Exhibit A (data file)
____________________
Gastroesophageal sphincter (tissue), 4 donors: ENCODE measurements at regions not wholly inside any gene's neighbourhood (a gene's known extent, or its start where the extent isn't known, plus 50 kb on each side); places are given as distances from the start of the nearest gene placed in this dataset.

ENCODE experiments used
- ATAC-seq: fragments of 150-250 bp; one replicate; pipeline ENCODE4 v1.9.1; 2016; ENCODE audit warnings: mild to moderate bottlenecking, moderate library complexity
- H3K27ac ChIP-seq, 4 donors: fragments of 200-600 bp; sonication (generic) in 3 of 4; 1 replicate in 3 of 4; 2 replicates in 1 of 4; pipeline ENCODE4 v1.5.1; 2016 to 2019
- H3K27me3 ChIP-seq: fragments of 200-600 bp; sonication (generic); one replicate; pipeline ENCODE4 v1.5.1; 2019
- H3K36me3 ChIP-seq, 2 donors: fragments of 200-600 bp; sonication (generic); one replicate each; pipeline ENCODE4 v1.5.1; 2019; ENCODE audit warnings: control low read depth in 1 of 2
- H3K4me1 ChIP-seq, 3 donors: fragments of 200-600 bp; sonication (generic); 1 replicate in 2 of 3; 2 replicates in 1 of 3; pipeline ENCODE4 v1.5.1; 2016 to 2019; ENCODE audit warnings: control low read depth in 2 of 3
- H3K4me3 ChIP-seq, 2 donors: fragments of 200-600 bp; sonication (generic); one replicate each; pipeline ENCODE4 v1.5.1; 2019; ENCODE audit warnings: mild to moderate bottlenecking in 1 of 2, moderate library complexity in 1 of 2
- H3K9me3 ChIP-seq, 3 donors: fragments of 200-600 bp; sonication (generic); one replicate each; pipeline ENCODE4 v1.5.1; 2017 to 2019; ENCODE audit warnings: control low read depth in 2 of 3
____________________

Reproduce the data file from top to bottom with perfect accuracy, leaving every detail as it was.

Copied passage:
Gastroesophageal sphincter (tissue), 4 donors: ENCODE measurements at regions not wholly inside any gene's neighbourhood (a gene's known extent, or its start where the extent isn't known, plus 50 kb on each side); places are given as distances from the start of the nearest gene placed in this dataset.

ENCODE experiments used
- ATAC-seq: fragments of 150-250 bp; one replicate; pipeline ENCODE4 v1.9.1; 2016; ENCODE audit warnings: mild to moderate bottlenecking, moderate library complexity
- H3K27ac ChIP-seq, 4 donors: fragments of 200-600 bp; sonication (generic) in 3 of 4; 1 replicate in 3 of 4; 2 replicates in 1 of 4; pipeline ENCODE4 v1.5.1; 2016 to 2019
- H3K27me3 ChIP-seq: fragments of 200-600 bp; sonication (generic); one replicate; pipeline ENCODE4 v1.5.1; 2019
- H3K36me3 ChIP-seq, 2 donors: fragments of 200-600 bp; sonication (generic); one replicate each; pipeline ENCODE4 v1.5.1; 2019; ENCODE audit warnings: control low read depth in 1 of 2
- H3K4me1 ChIP-seq, 3 donors: fragments of 200-600 bp; sonication (generic); 1 replicate in 2 of 3; 2 replicates in 1 of 3; pipeline ENCODE4 v1.5.1; 2016 to 2019; ENCODE audit warnings: control low read depth in 2 of 3
- H3K4me3 ChIP-seq, 2 donors: fragments of 200-600 bp; sonication (generic); one replicate each; pipeline ENCODE4 v1.5.1; 2019; ENCODE audit warnings: mild to moderate bottlenecking in 1 of 2, moderate library complexity in 1 of 2
- H3K9me3 ChIP-seq, 3 donors: fragments of 200-600 bp; sonication (generic); one replicate each; pipeline ENCODE4 v1.5.1; 2017 to 2019; ENCODE audit warnings: control low read depth in 2 of 3